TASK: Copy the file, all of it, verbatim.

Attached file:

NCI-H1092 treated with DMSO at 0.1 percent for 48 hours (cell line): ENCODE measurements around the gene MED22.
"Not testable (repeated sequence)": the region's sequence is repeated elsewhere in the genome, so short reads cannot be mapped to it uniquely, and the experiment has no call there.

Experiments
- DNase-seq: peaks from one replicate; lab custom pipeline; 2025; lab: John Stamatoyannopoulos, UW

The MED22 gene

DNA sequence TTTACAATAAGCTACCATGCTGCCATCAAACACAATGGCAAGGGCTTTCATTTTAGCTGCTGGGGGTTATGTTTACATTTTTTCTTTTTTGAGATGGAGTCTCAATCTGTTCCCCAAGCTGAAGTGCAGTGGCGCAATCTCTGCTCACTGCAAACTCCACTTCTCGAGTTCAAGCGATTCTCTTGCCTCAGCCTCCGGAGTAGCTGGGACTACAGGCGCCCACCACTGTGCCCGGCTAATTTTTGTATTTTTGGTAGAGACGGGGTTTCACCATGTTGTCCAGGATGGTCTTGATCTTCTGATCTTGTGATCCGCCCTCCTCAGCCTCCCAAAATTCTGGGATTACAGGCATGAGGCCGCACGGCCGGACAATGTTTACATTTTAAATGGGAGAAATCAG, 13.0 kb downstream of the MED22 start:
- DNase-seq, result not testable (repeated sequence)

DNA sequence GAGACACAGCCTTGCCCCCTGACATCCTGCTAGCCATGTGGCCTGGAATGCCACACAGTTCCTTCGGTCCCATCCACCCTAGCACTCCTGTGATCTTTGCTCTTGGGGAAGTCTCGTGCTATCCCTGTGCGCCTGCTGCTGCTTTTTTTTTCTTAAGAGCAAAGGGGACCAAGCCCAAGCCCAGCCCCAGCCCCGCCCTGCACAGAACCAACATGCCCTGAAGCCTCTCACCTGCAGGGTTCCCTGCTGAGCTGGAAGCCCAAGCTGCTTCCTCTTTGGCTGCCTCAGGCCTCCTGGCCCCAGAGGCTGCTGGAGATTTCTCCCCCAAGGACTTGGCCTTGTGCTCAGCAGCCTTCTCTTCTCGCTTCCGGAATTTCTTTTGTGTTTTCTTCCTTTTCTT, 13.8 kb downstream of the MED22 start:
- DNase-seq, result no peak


NCI-H1092 treated with DMSO at 0.1 percent for 48 hours (cell line): ENCODE measurements around the gene MED22.
"Not testable (repeated sequence)": the region's sequence is repeated elsewhere in the genome, so short reads cannot be mapped to it uniquely, and the experiment has no call there.

Experiments
- DNase-seq: peaks from one replicate; lab custom pipeline; 2025; lab: John Stamatoyannopoulos, UW

The MED22 gene

DNA sequence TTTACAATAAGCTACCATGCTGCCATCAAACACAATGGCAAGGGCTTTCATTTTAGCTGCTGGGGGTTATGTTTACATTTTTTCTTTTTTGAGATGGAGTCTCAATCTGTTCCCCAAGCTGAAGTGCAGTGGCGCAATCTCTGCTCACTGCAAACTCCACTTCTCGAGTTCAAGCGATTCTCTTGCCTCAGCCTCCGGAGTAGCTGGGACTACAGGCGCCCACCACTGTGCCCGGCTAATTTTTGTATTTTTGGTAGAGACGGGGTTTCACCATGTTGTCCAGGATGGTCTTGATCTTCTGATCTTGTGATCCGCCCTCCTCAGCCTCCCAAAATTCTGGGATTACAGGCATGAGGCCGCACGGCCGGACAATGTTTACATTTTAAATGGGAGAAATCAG, 13.0 kb downstream of the MED22 start:
- DNase-seq, result not testable (repeated sequence)

DNA sequence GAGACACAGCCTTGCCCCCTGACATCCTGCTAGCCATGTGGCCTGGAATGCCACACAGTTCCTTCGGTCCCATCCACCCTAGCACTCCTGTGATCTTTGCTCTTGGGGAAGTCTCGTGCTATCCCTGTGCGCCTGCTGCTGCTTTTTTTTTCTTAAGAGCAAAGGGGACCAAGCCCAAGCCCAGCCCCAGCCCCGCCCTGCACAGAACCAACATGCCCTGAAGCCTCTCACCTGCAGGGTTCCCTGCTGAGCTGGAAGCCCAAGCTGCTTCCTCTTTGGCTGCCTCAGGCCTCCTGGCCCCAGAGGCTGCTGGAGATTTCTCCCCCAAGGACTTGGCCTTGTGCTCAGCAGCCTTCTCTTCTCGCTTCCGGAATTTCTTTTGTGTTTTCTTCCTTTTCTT, 13.8 kb downstream of the MED22 start:
- DNase-seq, result no peak